In Apotex Inc v Allergan Inc, 2016 FCA 155, Stratas JA overturned a Federal Court order enforcing a supposed settlement agreement reached between Apotex and Allergan. Though Allergan believed that the two parties had come to an agreement, Apotex denied that an agreement had been reached. In a series of emails exchanged between the two parties in January and February of 2014, counsel for Apotex agreed to recommend to its client that it accept a draft agreement without amendments proposed by counsel for Allergan. In response, Allergan agreed to settle on the terms posed in the amendment-free draft.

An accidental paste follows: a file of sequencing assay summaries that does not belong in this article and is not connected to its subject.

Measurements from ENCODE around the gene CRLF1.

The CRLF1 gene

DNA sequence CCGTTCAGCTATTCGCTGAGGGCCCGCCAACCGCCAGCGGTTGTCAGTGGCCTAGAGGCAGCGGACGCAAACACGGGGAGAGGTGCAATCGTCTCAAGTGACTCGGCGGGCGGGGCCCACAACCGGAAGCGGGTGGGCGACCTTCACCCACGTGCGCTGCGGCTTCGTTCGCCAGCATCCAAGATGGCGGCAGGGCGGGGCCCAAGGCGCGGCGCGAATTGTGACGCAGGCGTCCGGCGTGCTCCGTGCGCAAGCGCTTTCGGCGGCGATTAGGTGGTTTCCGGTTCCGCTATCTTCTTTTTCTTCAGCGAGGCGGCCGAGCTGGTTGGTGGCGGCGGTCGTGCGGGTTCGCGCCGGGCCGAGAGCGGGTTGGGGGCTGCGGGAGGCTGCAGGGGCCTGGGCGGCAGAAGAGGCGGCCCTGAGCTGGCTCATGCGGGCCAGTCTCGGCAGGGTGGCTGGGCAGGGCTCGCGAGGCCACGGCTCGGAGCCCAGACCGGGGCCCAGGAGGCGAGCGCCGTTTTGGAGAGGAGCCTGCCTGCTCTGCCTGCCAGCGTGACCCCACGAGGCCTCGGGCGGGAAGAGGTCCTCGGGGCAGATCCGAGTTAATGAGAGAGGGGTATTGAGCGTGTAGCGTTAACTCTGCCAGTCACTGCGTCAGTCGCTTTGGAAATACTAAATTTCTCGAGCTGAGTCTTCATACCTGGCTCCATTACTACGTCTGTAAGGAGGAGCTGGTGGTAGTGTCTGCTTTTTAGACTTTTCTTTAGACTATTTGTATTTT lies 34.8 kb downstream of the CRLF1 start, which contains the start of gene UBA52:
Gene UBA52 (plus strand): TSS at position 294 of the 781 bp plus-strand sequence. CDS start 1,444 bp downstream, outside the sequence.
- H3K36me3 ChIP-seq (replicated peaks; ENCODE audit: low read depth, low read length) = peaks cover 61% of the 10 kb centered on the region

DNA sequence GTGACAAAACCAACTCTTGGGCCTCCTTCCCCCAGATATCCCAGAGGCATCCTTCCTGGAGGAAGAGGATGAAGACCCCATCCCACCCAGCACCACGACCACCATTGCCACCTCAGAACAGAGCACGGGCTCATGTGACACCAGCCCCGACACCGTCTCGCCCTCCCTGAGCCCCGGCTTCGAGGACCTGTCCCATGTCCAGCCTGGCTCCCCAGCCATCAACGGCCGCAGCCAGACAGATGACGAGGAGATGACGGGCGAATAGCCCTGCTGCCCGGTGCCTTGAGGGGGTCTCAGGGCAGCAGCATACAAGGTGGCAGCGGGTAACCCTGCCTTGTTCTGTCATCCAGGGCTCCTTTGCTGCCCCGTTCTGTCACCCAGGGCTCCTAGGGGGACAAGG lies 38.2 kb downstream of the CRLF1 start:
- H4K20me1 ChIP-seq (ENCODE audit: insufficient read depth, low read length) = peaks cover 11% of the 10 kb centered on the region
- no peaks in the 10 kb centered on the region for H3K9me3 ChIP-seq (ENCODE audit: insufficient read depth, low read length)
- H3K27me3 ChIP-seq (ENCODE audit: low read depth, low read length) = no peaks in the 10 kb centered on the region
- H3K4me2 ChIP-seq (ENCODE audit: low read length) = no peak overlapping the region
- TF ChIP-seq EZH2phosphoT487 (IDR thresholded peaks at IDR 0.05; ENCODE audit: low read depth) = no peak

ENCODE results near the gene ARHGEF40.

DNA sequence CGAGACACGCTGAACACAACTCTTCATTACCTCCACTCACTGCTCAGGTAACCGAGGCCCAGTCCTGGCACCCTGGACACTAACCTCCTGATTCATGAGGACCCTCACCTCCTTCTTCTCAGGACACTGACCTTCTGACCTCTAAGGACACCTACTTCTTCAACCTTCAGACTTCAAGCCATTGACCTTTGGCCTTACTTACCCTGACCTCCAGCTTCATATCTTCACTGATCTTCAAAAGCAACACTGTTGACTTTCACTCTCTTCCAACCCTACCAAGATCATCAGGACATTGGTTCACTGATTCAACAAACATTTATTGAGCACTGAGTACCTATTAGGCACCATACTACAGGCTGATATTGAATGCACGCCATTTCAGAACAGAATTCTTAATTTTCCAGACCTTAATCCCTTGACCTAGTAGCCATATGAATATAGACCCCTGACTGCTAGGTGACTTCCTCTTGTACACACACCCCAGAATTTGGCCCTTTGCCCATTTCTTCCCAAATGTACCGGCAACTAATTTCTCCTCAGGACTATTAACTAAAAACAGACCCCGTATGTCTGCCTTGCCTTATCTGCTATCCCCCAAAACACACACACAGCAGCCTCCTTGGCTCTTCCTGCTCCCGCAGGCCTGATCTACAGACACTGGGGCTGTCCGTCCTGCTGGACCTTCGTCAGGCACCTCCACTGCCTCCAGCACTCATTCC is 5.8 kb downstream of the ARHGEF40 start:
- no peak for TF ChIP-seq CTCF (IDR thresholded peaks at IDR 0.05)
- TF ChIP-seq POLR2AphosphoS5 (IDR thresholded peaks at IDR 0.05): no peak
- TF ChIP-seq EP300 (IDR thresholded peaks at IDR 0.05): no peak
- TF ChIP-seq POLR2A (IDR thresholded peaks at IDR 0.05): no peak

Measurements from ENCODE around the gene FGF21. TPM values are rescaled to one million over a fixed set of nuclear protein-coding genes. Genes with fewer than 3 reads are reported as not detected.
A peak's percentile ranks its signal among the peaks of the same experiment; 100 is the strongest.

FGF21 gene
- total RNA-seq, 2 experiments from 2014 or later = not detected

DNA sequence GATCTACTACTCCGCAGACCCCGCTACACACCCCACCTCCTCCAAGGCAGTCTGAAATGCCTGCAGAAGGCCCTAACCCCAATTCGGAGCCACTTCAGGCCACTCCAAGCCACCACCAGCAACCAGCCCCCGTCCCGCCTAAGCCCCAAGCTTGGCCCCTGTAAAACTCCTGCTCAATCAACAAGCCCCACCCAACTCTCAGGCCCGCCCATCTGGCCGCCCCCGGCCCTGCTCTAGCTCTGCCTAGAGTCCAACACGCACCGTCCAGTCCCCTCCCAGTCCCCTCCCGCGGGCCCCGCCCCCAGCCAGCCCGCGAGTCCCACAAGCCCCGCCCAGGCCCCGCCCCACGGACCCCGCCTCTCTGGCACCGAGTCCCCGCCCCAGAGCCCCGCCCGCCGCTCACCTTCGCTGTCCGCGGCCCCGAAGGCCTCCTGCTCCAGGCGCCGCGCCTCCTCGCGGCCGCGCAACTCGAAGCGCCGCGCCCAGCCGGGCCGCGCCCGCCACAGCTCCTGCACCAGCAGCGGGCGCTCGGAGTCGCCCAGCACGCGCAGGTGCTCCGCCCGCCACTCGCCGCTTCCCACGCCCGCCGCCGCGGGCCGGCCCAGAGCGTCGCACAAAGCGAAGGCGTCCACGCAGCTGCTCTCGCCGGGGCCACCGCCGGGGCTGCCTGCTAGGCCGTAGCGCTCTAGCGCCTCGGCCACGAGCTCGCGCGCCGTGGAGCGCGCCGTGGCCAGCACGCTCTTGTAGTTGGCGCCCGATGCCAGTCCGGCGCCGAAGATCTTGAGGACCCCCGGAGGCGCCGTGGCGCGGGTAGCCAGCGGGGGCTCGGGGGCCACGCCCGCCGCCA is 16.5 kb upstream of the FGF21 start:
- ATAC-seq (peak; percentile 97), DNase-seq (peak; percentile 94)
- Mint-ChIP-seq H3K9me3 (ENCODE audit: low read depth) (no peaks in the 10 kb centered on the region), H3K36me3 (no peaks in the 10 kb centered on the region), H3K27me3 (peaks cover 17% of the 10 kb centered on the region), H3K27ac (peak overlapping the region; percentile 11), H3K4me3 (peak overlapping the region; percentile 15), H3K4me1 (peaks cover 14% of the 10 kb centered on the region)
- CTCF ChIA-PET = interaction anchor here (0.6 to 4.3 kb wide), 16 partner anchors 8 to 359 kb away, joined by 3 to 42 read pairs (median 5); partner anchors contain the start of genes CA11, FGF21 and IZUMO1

At trial, Allergan stressed that this exchange of emails constituted offer and acceptance of all essential terms, and sought a court order enforcing the agreement. Hughes J of the Federal Court granted this order. On appeal, Stratas JA found that this exchange of emails could not have constituted legally-effective acceptance of Allergan’s offer. Counsel for Apotex expressly stated that they would recommend that their client accept the offer. This made it clear that Apotex’s counsel did not have the apparent authority to bind their client, and as such, could not have proposed or accepted an offer. Furthermore, Stratas JA opined that Hughes J’s order that Apotex comply with the terms of the agreement was over-extensive, and that the Federal Court in cases such as this one should only rule on the existence of the agreement itself.